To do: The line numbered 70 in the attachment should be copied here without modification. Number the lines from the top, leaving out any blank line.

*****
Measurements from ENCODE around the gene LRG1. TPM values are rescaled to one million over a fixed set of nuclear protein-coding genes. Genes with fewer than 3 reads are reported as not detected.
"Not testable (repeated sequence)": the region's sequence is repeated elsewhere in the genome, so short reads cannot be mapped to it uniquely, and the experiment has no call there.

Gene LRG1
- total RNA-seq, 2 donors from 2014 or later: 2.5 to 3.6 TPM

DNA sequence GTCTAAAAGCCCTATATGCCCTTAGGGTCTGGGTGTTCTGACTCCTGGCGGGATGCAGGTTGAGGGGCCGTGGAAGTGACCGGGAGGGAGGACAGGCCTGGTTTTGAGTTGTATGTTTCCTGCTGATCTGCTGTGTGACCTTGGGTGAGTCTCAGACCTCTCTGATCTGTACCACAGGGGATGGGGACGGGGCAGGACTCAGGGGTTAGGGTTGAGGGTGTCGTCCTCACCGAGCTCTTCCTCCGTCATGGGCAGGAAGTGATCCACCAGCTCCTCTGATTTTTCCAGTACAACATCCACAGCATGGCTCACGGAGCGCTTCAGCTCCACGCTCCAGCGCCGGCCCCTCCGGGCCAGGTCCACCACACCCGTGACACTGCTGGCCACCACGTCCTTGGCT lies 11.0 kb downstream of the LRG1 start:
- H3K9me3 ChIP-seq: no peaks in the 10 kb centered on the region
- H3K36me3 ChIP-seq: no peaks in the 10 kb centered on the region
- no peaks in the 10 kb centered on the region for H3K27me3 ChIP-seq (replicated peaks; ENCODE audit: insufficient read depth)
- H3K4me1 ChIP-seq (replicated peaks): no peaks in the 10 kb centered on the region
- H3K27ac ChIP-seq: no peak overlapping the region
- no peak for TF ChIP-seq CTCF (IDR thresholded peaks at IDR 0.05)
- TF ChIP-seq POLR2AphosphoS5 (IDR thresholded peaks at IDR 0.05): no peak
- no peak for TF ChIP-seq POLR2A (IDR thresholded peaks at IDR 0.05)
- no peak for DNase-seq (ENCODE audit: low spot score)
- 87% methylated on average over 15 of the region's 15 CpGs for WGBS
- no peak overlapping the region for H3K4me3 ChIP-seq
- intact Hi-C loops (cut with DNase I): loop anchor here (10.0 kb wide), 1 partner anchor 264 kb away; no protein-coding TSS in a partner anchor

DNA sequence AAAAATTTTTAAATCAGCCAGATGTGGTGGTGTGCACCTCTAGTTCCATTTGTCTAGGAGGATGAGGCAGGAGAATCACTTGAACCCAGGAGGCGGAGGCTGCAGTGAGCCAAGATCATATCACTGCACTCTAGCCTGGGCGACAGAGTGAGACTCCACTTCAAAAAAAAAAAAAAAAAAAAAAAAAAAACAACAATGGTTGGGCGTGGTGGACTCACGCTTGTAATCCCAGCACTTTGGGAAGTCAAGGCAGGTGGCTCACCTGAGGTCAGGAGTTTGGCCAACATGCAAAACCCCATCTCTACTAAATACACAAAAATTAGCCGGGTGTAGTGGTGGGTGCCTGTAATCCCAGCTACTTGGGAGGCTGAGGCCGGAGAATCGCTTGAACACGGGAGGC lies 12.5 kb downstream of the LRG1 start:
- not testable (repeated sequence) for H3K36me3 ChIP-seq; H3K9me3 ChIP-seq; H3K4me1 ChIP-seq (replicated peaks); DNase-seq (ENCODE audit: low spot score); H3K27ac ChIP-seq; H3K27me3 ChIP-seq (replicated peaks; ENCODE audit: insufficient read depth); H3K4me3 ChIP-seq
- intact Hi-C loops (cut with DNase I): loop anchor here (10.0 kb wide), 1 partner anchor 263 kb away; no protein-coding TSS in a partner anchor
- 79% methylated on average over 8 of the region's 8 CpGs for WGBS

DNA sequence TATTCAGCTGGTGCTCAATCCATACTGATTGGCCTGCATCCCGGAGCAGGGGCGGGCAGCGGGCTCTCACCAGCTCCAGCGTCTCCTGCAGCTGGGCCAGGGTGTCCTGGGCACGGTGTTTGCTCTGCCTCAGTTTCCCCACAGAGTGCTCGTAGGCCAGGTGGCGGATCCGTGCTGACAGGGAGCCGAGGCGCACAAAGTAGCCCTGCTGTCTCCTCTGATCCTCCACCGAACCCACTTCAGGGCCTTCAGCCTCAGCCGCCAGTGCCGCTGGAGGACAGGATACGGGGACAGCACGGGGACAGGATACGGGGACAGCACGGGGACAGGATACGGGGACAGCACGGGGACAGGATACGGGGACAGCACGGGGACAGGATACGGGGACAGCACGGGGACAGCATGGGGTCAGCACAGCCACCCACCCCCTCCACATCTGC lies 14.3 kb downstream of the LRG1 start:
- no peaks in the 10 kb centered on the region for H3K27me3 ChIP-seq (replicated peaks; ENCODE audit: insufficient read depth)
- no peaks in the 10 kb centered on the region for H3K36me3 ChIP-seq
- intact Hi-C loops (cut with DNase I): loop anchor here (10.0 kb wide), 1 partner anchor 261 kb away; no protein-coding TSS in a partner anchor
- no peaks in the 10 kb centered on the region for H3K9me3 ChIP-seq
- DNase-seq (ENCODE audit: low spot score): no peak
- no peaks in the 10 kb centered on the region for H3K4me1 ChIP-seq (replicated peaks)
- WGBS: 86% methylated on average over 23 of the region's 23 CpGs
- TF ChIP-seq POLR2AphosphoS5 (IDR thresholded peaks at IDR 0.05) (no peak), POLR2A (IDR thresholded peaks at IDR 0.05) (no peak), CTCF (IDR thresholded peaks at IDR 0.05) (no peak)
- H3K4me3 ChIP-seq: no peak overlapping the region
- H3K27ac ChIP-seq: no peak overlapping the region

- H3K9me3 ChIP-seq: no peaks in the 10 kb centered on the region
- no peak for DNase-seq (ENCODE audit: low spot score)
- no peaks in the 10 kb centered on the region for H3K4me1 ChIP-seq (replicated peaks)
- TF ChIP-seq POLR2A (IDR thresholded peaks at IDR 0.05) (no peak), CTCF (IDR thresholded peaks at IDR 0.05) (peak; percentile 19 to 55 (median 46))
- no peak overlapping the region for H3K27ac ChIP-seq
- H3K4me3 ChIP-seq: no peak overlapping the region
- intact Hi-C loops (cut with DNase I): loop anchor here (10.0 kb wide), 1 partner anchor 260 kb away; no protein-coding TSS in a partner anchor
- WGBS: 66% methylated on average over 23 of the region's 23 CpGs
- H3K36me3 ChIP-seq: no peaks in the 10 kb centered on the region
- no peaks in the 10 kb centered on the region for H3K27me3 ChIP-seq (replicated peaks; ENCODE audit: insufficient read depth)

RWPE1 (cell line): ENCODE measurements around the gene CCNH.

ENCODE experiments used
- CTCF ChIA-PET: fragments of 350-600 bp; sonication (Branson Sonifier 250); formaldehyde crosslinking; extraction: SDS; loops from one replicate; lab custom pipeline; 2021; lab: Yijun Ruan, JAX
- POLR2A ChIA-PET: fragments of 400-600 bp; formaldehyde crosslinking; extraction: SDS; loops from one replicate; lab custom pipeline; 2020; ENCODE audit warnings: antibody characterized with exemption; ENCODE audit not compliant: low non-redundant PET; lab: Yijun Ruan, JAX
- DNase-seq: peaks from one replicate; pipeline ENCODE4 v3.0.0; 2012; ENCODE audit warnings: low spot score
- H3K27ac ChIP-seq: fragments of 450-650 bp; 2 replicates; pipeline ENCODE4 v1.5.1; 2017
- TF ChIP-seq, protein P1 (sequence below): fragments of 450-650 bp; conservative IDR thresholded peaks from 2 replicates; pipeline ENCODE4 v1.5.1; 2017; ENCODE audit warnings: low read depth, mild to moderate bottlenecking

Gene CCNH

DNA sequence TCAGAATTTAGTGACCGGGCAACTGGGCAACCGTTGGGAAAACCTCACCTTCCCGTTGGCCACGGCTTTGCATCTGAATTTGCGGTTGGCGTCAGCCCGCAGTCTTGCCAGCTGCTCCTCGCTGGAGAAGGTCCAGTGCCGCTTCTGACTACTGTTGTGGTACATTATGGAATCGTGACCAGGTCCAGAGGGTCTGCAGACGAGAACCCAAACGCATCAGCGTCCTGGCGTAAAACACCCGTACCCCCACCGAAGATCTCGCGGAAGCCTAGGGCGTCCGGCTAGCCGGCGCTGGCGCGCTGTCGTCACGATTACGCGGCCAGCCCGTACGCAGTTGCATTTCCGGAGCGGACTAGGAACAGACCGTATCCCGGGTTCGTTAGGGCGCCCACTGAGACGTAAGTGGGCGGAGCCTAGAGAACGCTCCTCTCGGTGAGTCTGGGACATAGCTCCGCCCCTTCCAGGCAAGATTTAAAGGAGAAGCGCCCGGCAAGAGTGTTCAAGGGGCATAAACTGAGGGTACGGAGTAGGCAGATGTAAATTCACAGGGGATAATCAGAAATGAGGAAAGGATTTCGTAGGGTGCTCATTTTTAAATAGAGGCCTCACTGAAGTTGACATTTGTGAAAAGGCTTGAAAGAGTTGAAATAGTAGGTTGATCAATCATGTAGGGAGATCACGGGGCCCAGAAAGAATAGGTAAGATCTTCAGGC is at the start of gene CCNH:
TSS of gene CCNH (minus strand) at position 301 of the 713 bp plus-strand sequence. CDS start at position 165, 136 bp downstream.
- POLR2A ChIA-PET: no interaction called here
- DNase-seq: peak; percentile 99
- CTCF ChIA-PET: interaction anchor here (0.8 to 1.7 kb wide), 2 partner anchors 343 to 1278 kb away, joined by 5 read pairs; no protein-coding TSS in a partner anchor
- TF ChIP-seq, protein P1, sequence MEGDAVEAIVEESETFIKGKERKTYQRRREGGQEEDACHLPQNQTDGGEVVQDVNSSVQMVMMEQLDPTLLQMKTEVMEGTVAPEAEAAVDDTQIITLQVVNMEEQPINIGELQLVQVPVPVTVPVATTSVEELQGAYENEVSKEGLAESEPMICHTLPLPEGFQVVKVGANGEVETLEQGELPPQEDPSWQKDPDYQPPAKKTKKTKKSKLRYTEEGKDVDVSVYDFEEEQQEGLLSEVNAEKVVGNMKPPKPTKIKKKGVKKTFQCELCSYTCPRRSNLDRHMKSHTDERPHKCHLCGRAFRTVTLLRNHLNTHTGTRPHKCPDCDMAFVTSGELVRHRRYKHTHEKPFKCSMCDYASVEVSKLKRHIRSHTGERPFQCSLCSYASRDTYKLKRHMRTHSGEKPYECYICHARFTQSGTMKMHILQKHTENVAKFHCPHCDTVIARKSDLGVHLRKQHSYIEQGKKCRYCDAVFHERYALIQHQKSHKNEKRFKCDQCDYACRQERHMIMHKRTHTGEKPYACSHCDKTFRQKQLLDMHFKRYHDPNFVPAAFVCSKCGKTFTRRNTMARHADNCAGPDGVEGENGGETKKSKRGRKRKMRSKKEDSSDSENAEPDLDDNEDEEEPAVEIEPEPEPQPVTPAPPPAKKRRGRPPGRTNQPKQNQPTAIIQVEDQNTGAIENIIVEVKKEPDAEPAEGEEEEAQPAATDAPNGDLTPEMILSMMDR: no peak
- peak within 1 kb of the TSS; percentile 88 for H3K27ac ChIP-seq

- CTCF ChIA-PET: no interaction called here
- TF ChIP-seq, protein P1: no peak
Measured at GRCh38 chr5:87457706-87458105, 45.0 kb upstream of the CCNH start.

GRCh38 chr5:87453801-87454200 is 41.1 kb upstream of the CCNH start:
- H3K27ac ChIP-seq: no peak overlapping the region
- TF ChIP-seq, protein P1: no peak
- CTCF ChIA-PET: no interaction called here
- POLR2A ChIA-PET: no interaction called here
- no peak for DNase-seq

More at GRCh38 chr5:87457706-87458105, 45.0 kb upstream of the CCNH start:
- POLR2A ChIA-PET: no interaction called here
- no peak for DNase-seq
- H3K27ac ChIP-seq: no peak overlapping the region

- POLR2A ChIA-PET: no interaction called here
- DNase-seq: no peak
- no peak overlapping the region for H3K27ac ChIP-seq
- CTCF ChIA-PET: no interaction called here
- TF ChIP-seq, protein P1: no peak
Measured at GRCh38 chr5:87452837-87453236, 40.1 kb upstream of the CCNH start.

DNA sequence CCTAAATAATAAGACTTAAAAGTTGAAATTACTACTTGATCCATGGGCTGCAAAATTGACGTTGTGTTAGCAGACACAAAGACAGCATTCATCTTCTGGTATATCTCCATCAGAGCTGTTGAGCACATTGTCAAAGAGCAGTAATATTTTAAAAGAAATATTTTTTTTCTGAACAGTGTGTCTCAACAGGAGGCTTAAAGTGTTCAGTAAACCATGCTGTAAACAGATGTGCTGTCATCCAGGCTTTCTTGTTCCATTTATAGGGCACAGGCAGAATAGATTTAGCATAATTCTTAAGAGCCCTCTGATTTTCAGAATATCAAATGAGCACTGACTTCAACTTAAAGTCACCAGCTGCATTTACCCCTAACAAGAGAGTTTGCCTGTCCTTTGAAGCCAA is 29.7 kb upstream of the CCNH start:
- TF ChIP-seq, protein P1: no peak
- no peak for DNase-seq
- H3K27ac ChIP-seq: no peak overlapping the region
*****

- H3K27ac ChIP-seq: no peak overlapping the region